What can i use instead of cornstarch?
Cornstarch is an essential ingredient in the kitchen. It is used in baking and cooking different foods. If you do not have some in your kitchen, you can use the following cornstarch substitutes.
- Rice flour
- Arrowroot powder
- Potato starch
- Ground flaxseeds
Before we dive in and answer how to use the substitutes its important to know the fundamentals. So, what is corn starch?
Cornstarch is a starch obtained from corn and usually in superfine powder. It is also known as corn flour and is used in making stews or baked food.
It can also enhance the taste of your pie fillings and add tasty, crispy crust on fried or baked foods. But, what do you do if you run out of cornstarch?
Fortunately, some alternatives will ensure your recipe turns out perfect even without the flour. They include:
- Rice Flour
Rice flour is mostly used as an alternative for corn flour. It is gluten-free and a common ingredient in Asian cuisines for foods such as soups, rice noodles and desserts.
Just like cornstarch, it is an amazing thickener, but you have to use it twice the amount of cornstarch you would use in a recipe.
Since it’s colorless, it doesn’t change the appearance of your food; it only enhances the taste.
This flour is most suitable for baking and puddings, but not limited to these two. It can also be used in many other recipes.
- Arrowroot Powder
Arrowroot is rich in starch and has a mild taste, which makes an ideal thickener. It is naturally gluten-free, and the best thing is that it has more fiber than cornstarch.
When mixed with water, it creates a gel that comes in handy in meals for people who are allergic to gluten.
For excellent use double the amount of cornstarch required in a recipe. Arrowroot powder is ideal for various recipes, including puddings and stews.
- Wheat Flour
Wheat flour is finely ground wheat that not only contains starch; it also contains fibre and protein.
While it’s possible to use wheat flour instead of cornstarch, you need more of it to get the desired results. This means using two tablespoons of wheat flour where a tablespoon of cornstarch is recommended.
The best thing is that you can choose to use whole grain wheat flour. It thickens equally well like the refined wheat flour, but its richer in fiber.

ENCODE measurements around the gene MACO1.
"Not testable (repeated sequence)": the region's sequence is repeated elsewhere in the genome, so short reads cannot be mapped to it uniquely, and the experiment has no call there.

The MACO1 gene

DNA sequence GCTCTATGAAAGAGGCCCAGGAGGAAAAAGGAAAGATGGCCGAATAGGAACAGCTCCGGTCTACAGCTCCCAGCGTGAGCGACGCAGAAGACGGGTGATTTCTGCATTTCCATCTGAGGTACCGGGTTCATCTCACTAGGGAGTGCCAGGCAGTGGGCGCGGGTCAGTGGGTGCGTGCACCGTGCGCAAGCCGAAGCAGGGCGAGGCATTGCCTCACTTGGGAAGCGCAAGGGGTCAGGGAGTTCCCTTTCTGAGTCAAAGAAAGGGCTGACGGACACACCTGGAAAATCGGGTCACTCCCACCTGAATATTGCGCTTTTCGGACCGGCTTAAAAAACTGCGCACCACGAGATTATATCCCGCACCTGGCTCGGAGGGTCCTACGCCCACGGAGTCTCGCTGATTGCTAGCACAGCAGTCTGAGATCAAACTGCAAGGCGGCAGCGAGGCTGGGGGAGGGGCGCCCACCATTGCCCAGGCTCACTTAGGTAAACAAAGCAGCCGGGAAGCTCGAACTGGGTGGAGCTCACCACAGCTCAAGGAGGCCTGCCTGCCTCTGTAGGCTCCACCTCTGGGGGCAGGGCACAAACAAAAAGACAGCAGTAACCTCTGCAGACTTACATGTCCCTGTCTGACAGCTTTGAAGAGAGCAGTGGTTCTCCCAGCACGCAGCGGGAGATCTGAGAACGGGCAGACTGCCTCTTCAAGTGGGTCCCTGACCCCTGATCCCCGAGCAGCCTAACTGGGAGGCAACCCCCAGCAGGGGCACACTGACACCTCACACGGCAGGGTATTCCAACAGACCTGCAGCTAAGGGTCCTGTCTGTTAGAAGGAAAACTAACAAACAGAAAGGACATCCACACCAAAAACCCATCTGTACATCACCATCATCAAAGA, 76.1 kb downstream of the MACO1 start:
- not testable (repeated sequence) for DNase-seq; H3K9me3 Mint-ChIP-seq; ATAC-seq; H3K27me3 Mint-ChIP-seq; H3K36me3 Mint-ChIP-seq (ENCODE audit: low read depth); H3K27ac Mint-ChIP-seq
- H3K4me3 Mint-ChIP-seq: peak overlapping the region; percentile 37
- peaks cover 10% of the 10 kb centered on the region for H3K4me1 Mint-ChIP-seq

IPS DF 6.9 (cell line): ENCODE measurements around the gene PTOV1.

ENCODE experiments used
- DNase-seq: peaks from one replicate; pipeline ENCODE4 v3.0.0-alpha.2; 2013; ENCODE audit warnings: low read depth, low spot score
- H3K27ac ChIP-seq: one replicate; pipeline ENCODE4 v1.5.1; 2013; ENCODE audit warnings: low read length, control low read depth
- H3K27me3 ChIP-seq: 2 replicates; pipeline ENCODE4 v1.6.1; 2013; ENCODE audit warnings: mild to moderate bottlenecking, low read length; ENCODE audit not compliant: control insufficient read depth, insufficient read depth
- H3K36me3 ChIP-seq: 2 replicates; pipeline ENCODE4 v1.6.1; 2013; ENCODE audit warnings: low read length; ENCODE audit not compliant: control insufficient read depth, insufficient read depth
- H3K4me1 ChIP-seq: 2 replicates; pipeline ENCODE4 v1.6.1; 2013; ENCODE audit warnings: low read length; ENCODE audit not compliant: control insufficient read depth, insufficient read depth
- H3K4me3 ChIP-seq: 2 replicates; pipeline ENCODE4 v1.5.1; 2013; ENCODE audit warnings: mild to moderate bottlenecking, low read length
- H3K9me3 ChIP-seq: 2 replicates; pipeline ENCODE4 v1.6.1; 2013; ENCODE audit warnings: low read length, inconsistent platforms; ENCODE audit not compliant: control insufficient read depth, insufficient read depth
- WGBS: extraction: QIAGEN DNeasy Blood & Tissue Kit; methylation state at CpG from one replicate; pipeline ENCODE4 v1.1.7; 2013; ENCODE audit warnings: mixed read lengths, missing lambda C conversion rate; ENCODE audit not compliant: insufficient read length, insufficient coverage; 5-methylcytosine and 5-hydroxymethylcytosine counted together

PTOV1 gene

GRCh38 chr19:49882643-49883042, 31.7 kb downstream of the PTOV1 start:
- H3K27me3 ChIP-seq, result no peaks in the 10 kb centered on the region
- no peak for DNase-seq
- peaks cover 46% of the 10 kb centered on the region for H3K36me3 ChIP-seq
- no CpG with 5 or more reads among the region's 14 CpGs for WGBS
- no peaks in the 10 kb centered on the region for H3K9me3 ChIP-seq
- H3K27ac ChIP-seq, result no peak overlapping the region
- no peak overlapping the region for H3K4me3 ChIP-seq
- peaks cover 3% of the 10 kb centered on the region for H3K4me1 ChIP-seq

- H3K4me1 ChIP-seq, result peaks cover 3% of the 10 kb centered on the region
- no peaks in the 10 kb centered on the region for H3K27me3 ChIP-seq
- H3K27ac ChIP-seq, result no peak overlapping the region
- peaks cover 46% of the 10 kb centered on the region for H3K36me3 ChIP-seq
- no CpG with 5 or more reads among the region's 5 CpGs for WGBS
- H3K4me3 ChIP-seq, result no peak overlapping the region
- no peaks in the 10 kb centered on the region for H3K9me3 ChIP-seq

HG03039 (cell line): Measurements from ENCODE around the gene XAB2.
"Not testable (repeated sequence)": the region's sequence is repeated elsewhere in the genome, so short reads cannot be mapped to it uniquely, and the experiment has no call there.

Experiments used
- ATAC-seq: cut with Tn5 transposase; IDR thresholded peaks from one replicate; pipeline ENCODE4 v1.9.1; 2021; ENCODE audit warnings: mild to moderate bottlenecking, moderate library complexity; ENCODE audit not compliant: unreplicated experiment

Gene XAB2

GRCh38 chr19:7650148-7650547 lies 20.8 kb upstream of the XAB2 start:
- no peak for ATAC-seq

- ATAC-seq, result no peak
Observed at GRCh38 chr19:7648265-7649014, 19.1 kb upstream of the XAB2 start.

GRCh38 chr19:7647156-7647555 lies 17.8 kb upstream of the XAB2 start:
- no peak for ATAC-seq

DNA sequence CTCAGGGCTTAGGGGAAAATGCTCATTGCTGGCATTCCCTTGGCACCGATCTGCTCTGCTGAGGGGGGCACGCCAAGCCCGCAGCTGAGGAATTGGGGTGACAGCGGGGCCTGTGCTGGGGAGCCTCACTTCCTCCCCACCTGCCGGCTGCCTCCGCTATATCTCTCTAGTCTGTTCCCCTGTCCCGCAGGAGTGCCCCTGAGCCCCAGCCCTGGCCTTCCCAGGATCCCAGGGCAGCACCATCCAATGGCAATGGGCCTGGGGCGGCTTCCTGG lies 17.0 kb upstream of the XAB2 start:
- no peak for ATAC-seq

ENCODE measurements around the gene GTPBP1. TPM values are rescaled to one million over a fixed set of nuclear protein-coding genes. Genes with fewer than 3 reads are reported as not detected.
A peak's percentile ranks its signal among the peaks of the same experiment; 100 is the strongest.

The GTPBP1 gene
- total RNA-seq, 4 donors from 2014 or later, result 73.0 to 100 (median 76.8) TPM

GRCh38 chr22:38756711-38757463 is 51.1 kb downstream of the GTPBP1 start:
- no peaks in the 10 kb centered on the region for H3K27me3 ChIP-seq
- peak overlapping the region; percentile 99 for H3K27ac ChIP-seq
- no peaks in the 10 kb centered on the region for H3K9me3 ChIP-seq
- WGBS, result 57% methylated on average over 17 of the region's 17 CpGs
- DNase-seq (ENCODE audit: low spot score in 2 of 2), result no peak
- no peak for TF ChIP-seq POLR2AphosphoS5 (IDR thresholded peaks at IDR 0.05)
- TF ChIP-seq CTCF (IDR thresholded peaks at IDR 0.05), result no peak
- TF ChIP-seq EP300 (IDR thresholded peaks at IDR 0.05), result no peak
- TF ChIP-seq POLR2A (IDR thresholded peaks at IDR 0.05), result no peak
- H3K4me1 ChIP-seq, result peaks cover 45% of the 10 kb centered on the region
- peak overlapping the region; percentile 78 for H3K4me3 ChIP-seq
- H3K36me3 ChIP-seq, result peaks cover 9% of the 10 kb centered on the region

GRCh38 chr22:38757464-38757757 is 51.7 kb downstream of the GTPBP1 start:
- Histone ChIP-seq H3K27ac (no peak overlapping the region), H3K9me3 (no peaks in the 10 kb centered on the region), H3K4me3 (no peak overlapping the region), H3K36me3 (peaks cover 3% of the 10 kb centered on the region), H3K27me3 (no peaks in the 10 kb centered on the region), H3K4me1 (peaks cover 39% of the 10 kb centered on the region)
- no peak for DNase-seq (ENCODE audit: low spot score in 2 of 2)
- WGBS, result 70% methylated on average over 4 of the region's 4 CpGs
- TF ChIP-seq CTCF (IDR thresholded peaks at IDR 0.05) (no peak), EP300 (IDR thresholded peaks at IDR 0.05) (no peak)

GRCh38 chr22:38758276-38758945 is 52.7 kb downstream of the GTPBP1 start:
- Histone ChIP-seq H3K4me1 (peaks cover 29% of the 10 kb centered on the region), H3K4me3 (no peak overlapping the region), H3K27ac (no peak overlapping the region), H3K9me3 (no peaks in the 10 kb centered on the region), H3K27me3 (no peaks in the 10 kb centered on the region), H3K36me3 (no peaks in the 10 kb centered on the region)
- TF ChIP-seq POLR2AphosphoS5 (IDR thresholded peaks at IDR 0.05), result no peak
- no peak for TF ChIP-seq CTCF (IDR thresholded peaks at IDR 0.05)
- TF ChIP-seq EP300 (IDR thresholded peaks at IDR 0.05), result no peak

Mix the wheat flour with cold water before adding it to the food; this prevents the formation of clumps when the flour is added directly to your recipe.
Note that when replacing cornstarch with wheat flour, it may not be suitable for people who are allergic to gluten.
- Potato Starch
Potato starch is made from crushed dried potatoes. It forms a powder that can replace cornstarch perfectly.
It does not have any gluten just like arrowroots but has a lot of carbs and very little protein or fat.
Also, since potatoes are tuber starches, their taste is quite bland and so using the powder does not enhance the taste of a recipe. Unlike most substitutes, potato starch should be used in a 1:1 ratio.
If a recipe requires a tablespoonful of cornstarch, add one tablespoonful of potato starch. It has excellent thickening ability just like cornstarch.
According to most professional cooks, tuber and root starches should be added when the food is almost ready.
They can absorb water quickly and cause a lot of thickening faster than grain starches.
Tapioca is made from cassava, which is a root vegetable. The starch product is created by grinding the root part of the cassava plant and filtering a liquid, rich in starch, which is dried to form tapioca flour.
However, before cassava roots are used, they have to be treated properly because they contain cyanide, which is very poisonous.
The cassava starch is gluten-free and is available as flakes, flour or pearls.
When adding tapioca flour, replace a single tablespoon of cornstarch with two spoons of cassava flour. While the flour is an all-purpose, it is most suitableto use in fruit pies.
There are different ways to use cornstarch for thickening sauces, stews, soups and enhance the taste of you baked or roasted food.
However, if you do not have some cornstarch flour in your kitchen, you can find excellent alternatives.
Some come with additional nutritional properties, which meet different dietary preferences better than cornstarch.